The title of the present lot is the initials spelled out “nm and nd,” alluding to Norma Marilyn and Marcel Duchamp. Throughout this series Obregón attempted to write Marilyn’s name in different languages, ranging from Chinese to Russian and French. In the case of Ene Eme y Ene De, he writes her name is Arabic and introduces a commercial brand of a perfume called “Evening in Paris”. What we see here are two broad layers of dissections framed within the thin red line. The upper layer consists of the dissected rose petals alluding to cyclical time and the above-described symbolism of the rose. The lower layer renders the silhouettes of Marilyn Monroe and Marcel Duchamp facing each other in conversation, surrounded by their initials and all the implications of mass production and commercial elements that these two historical figures have come to symbolize. It is also important to point out the type of font Obregón employed. He used a gothic font that Hitler had expressly prohibited, thereby adding a connotation of counter-culture and oppression.

    In presenting us with such an intimate autobiographical context through his works, Obregón would seem to be ensuring the endurance and accessibility of his personal legacy over time. This is reminiscent of Duchamp’s attitudes towards his own work, due to the fact that he grouped many of his important pieces in his famous Boite-en-valise (de ou par Marcel Duchamp ou Rrose Sélavy), 1935-1941. As Ariel Jiménez states, this suggests “a fragile accumulation of memory in a type of small personal museum that he takes with him and that will disappear with us,” very much in the same way that Obregón is leaving behind his Niágaras. Thus, this towering work exemplifies Roberto Obregón’s intensely poetic, complex oeuvre, replete with intimate autobiographical and historical nuances. Each viewer will read and interpret clues that only Obregón has the keys to fully understand, and this oscillation between image and hidden meaning is ultimately at the center of his practice.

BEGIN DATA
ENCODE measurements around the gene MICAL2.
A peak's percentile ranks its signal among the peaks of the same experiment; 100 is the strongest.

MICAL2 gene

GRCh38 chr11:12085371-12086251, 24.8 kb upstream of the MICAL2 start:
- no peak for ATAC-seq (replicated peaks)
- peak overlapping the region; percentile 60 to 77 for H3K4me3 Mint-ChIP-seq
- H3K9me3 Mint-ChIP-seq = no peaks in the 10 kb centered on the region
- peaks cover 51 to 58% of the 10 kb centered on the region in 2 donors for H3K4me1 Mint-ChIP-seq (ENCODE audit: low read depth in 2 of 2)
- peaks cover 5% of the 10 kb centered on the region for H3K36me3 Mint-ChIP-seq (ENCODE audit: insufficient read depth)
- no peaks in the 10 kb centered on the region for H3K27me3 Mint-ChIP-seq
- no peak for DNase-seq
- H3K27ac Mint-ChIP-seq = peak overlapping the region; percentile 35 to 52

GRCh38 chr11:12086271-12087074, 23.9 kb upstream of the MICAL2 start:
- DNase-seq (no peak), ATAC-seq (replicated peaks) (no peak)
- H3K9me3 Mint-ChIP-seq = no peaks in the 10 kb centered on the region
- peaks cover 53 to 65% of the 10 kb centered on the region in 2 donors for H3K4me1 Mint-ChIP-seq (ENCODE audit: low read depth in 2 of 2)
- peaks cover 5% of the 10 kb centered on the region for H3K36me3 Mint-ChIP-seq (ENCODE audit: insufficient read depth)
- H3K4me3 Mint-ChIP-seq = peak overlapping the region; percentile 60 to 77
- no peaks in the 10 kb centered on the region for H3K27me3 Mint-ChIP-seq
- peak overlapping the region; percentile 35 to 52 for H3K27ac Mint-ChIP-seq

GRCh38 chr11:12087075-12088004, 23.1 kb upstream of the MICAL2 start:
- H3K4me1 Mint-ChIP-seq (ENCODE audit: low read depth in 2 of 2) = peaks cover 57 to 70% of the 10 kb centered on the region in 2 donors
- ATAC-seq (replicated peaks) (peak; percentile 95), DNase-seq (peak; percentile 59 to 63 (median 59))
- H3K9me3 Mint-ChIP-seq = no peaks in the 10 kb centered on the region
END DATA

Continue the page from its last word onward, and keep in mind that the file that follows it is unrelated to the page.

• Artist Biography

    Roberto Obregón

    Venezuelan / Colombian • 1946 - 2003

    Venezuelan artist Roberto Obregón studied at the Escuela de Artes Plásticas Julio Árraga in Maracaibo and was influenced by Eadweard Muybridge and Marcel Duchamp. The primary leitmotif in his body of work is the concept of cyclical time and roses. Obregón's works document his physical, bodily decay over time through the physical dissection of roses: He created installations of large rose petals made from cut rubber, which symbolized the dissection.

    These petal dissections can also be read as an accumulation of everything a rose could signify for humanity. Further, they denote the bond between the body and nature, as cycles of time and decay affect the body and the rose equally — a concept reminiscent of Félix González-Torres's work.

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Ene Eme y Ene De

cut rubber and long-staple wool
79 1/8 x 262 5/8 in. (201 x 667.1 cm)

$150,000 - 250,000 

Sold for $173,000

Contact Specialist
Kaeli Deane
Head of Sale
New York
+1 212 940 1352

Latin America

New York 26 May 2015 4pm